In order to understand the Mādhyamika critique, we must begin with a clear sense of what it is that is being criticized. This is our common-sense understanding of the world, which sees it as a collection of discrete entities (including myself) interacting causally "in" space and time. Just as space and time, if they are to function as "containers," require something understood as nonspatial and nontemporal to "contain," so the causal relation is normally used to explain the interaction between things which
 Sprung,pp. 230, 236.
 I have argued for this equivalence in two other papers. "Enlightenment in Buddhism and Advaita Vedanta: Are Nirvāna and Moksha the Same?" International Philosophical Quarterly, 22 (1982), 65-74, claims that the no-self modal-view of Buddhism is indistinguishable from the all-Self substance-view of Advaita. See my paper "The Mahayana Deconstruction of Time" (unpublished) which maintains that the nonduality between things and time amounts to making the same claim regarding temporality: if there is only time, this is phenemenologically equivalent to a nunc stans ("eternal now").
are distinct from each other. Nāgārjuna attacks more than the philosophical fancies of Indian metaphysicians, for there is a metaphysics inherent in our common-sense view. This common-sense understanding (one or the other aspect of which is absolutized in systematic metaphysics) is what makes the everyday world saṁsara for us, and it is this saṁsara that Nāgārjuna is concerned to "deconstruct." This is why one must beware of making Mādhyamika into an "ordinary language" philosophy by interpreting śunyatā merely as a "meta-system" term denying a correspondence theory of truth. By no means does the end of philosophical language-games "leave everything as it is" for Nāgārjuna, except in the sense that saṁsara has always really been nirvāṇa.
Why do we experience the world as saṁsara, if that is delusive? Why don't we experience it as it is? The traditional Buddhist answer points to craving and ignorance, but Nāgārjuna focuses on a particular type of mental attachment, that which makes all other attachment possible: prapañca. The nirvāṇa chapter of the Kārikās concludes by characterizing nirvāṇa, negatively, as "the coming to rest of all ways of taking things, the repose of named things (prapañcopaśama)The precise meaning of prapañca is, unfortunately, unclear. Sprung defines it as "the world of named things; the visible manifold."  It refers to some indeterminate "interface" between our concepts and our perceptions: that our categories of thinking are somehow responsible for our perceiving "the visible world" as "manifold." The consequence of prapañca is that I now perceive the room I am writing in, not as it really is, nondually, but as a collection of books and chair and pens and paper. . .and me, each of which is in some naive fashion taken to (1) be distinct from the others and (2) persist unchanged unless affected by something else.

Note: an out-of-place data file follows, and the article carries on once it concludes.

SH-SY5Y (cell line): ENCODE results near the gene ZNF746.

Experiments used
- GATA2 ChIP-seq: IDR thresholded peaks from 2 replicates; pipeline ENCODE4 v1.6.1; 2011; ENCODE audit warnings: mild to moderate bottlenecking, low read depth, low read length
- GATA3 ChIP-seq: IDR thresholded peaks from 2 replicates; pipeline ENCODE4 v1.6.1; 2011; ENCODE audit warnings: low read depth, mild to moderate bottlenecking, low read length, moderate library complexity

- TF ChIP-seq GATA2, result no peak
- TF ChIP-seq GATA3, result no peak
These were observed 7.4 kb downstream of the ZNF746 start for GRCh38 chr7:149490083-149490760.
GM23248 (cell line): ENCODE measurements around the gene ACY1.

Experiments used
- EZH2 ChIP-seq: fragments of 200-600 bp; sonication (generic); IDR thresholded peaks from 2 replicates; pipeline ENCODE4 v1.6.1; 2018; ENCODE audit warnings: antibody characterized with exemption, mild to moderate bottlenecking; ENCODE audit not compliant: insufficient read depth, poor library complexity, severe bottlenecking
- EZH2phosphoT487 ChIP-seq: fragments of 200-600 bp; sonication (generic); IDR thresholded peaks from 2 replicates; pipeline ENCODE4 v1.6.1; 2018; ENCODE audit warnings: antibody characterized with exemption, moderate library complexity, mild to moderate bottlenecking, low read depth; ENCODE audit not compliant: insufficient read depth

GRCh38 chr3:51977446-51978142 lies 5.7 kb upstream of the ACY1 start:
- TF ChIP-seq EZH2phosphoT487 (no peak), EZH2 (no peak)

This point about prapañca is important because without it one might conclude that Nāgārjuna's critique of self-existence (svabhāva) is a refutation of something that no one believes in anyway. But one does not escape his critique by defining entities in a more common-sense fashion as coming-into and passing-out-of existence. There is no tenable middle ground between self-existence independent of all conditions—an empty set, for there are no such entities—and the complete conditionality of śunyatā. The implication of Nāgārjuna's arguments against self-existence (e.g., MMK chapters I, XV) is to point out the inconsistency in our everyday way of "taking" the world: we accept that things change, and at the same time we assume that somehow they also remain the same—which is necessary if there are to be "things" at all. Other philosophers, recognizing this inconsistency, have tried to solve it by absolutizing one of these at the expense of the other; so the satkāryavāda substance-view of Samkhya emphasizes permanence at the price of not being able to account for change, and the asatkāryavāda modal-view of early Buddhism has the opposite problem of not being able to account for continuity. Nāgārjuna arranges these and the other solutions that have been proposed into a "tetralemma" which exhausts the possible philosophical alternatives; then he proceeds to refute them all. The basic difficulty is that any understanding of cause and effect which tries to relate two separate things together can be reduced to the contradiction of both asserting and denying identity. Nor can one respond to this simply by denying causality, for that is likewise contradicted by our experience. So Nāgārjuna concludes that the "relationship" between cause and effect is incomprehensible.